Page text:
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Gulf of Mexico oil spillWorst-case scenario now appears likely

Published 1 June 2010

The failure of the top kill technology on Friday to cap the gusher for more than a few hours led both BP and the administration to say that the wellhead will continue to release oil and gas into the Gulf until sometime in late August; this means a spill of between 30,000,000 and 40,000,000 gallons (Exxon Valdez released 10.8 million gallons of oil into Alaska’s Prince William Sound); Now officials and scientists are worrying that the environmental disaster could be compounded by a natural one. the hurricane season starts today and runs through November, and forecasters expect one of the most turbulent seasons ever

On Friday morning we led with the story that BP’s top kill device, which was lowered and placed over the top of the gusher during the night between Thursday and Friday, stopped the flow of oil and gas into the Gulf’s water. We quoted The U.S. Coast Guard Admiral Thad Allen to say that the task was now to ensure that the mud used in the top kill method could hold the oil and gas back long enough for BP to cap the well. “The goal is to put enough mud down the well bore to the point where there is no pressure exerted back by the hydrocarbons and then allow a cement plug to be put in place,” he said. Reuters quoted Allen to say that the next twelve to eighteen hours would be “very critical” (“BP’s top kill effort stops oil flow,” 28 May 2010 HSNW).

The top kill effort was the fifth method, or technology, BP had used to try and cap the well, and all have failed. The New York Times on Sunday quotes Obama administration’s officials to say that it appears more and more likely that the gushing will continue until sometime during the last two weeks of August, when two diagonal wells being drilled will reach the leaking well below the surface of the Gulf floor and cut the flow of oil.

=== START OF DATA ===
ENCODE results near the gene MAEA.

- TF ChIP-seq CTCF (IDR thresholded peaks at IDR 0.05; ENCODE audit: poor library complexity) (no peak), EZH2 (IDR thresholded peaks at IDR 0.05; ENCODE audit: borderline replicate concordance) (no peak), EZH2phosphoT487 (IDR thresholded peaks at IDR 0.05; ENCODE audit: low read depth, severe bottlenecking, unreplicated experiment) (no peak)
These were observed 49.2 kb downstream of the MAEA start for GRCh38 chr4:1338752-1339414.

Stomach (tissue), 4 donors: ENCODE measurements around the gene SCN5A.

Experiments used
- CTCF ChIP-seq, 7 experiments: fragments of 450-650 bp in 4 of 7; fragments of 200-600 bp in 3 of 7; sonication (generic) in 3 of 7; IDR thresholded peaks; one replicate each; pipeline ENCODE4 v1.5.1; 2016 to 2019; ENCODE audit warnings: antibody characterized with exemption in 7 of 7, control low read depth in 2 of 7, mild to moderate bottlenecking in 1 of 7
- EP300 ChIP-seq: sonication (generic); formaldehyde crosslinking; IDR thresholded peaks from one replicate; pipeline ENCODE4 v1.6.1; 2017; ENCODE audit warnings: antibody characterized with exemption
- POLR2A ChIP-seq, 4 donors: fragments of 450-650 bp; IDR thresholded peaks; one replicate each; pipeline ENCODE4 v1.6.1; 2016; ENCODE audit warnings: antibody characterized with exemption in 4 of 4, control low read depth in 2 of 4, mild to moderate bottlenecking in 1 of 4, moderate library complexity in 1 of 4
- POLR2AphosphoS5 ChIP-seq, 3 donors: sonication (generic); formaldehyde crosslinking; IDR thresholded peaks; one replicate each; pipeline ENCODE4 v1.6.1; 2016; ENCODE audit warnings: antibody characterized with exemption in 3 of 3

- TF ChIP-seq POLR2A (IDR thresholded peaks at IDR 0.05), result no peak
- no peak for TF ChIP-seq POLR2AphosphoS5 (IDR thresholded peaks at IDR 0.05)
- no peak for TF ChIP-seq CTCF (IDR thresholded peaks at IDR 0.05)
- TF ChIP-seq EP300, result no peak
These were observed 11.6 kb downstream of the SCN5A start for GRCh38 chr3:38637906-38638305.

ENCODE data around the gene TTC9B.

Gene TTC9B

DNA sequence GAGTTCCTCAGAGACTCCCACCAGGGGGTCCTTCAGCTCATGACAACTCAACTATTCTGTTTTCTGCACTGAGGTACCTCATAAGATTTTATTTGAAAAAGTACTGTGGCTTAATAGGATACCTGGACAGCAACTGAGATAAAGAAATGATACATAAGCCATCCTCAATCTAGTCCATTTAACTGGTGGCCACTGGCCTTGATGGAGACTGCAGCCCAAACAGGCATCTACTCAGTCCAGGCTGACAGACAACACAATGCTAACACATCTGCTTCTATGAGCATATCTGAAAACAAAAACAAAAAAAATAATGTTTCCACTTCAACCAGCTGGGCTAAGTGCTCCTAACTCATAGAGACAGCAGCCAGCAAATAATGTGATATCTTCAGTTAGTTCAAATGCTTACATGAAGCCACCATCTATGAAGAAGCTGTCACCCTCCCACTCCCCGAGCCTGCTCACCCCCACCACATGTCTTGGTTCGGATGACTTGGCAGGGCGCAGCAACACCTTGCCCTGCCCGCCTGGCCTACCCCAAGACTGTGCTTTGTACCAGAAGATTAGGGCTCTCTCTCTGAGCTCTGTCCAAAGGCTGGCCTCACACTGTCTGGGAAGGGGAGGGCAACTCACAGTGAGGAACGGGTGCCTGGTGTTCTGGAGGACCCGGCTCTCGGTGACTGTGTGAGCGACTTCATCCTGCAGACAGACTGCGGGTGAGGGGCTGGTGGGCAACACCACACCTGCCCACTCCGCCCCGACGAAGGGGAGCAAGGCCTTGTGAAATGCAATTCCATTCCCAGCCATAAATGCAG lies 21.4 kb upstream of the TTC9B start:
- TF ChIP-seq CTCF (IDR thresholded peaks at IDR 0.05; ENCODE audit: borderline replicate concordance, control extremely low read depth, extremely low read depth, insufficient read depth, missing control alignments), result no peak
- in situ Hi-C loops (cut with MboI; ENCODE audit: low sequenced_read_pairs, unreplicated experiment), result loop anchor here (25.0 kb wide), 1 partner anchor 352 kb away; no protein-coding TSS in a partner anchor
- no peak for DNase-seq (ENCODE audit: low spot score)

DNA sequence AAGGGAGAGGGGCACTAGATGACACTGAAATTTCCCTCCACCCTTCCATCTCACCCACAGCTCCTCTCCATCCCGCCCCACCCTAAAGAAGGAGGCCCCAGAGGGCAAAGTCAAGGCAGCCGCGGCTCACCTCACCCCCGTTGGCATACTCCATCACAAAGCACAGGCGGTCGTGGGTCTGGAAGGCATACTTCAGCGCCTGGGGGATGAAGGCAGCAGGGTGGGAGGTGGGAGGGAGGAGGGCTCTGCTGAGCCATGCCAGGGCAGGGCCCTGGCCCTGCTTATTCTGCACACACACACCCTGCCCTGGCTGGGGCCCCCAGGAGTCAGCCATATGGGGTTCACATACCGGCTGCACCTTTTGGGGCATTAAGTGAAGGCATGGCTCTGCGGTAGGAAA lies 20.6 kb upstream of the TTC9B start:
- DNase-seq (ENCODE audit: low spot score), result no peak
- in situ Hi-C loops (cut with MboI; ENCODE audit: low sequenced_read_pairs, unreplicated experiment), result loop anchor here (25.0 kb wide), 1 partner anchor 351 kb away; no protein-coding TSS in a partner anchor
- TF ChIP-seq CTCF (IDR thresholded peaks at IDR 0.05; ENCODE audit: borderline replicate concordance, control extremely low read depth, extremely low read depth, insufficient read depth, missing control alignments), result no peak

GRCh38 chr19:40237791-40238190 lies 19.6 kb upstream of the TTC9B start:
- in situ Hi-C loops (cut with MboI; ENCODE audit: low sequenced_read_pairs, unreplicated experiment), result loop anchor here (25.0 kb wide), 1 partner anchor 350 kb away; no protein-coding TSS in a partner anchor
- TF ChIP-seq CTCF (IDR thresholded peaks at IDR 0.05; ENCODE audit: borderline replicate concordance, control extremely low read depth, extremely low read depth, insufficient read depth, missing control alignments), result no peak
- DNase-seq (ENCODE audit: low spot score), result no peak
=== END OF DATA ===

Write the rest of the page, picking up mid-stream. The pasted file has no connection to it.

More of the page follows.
This means that the worst case scenario will become a reality. This scenario, it now appears, is the direct result of BP’s negligence — recklessness would be a better word here: Company documents and expert testimonies before Congress show that BP not only cut corners when it came to drilling safety, but that the company ignored the warnings of its own engineers about dangerous pressure build-up in the well in the days leading to the 20 April explosion. Even more incredibly, the company admits it did not develop a back-up plan for the event of a failure of the blow preventer. Not only did BP, a company employing thousands of talented and experience scientists and engineers, bank everything — everything — on the hope that a piece of machinery would never fail, but the Mineral Management Service (MMS), the government agency in charge of making sure that such reckless gambles with the Gulf’s fragile ecology and the region’s economy are not taken, accepted BP’s risky move.

What is this worst case scenario? The 1989 Exxon